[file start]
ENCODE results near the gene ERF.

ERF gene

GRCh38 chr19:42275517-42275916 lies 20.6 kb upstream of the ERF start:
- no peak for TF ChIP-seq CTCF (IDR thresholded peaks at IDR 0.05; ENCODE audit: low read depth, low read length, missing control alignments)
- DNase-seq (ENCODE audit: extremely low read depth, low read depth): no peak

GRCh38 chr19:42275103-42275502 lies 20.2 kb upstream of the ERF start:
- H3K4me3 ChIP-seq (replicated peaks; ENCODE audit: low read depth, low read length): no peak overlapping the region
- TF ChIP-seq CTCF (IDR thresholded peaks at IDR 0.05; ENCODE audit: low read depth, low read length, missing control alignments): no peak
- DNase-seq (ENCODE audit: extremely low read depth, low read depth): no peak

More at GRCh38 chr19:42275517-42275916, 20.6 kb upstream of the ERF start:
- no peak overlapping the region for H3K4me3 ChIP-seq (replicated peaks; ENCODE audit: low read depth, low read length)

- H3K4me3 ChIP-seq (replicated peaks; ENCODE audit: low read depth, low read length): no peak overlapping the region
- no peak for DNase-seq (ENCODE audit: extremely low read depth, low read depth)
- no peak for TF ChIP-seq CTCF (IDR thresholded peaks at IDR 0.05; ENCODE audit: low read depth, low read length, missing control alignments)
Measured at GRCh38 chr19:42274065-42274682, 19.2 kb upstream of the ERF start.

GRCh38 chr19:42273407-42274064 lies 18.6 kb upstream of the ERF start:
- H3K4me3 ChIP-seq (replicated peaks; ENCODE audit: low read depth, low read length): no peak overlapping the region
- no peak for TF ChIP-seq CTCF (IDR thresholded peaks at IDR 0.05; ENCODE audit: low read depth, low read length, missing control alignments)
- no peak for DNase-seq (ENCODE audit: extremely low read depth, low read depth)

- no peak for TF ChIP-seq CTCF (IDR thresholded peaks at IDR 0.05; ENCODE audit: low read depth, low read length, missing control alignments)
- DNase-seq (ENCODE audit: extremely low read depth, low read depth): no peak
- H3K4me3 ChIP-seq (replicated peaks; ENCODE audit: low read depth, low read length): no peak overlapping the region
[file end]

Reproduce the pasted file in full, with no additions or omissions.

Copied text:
ENCODE results near the gene ERF.

ERF gene

GRCh38 chr19:42275517-42275916 lies 20.6 kb upstream of the ERF start:
- no peak for TF ChIP-seq CTCF (IDR thresholded peaks at IDR 0.05; ENCODE audit: low read depth, low read length, missing control alignments)
- DNase-seq (ENCODE audit: extremely low read depth, low read depth): no peak

GRCh38 chr19:42275103-42275502 lies 20.2 kb upstream of the ERF start:
- H3K4me3 ChIP-seq (replicated peaks; ENCODE audit: low read depth, low read length): no peak overlapping the region
- TF ChIP-seq CTCF (IDR thresholded peaks at IDR 0.05; ENCODE audit: low read depth, low read length, missing control alignments): no peak
- DNase-seq (ENCODE audit: extremely low read depth, low read depth): no peak

More at GRCh38 chr19:42275517-42275916, 20.6 kb upstream of the ERF start:
- no peak overlapping the region for H3K4me3 ChIP-seq (replicated peaks; ENCODE audit: low read depth, low read length)

- H3K4me3 ChIP-seq (replicated peaks; ENCODE audit: low read depth, low read length): no peak overlapping the region
- no peak for DNase-seq (ENCODE audit: extremely low read depth, low read depth)
- no peak for TF ChIP-seq CTCF (IDR thresholded peaks at IDR 0.05; ENCODE audit: low read depth, low read length, missing control alignments)
Measured at GRCh38 chr19:42274065-42274682, 19.2 kb upstream of the ERF start.

GRCh38 chr19:42273407-42274064 lies 18.6 kb upstream of the ERF start:
- H3K4me3 ChIP-seq (replicated peaks; ENCODE audit: low read depth, low read length): no peak overlapping the region
- no peak for TF ChIP-seq CTCF (IDR thresholded peaks at IDR 0.05; ENCODE audit: low read depth, low read length, missing control alignments)
- no peak for DNase-seq (ENCODE audit: extremely low read depth, low read depth)

- no peak for TF ChIP-seq CTCF (IDR thresholded peaks at IDR 0.05; ENCODE audit: low read depth, low read length, missing control alignments)
- DNase-seq (ENCODE audit: extremely low read depth, low read depth): no peak
- H3K4me3 ChIP-seq (replicated peaks; ENCODE audit: low read depth, low read length): no peak overlapping the region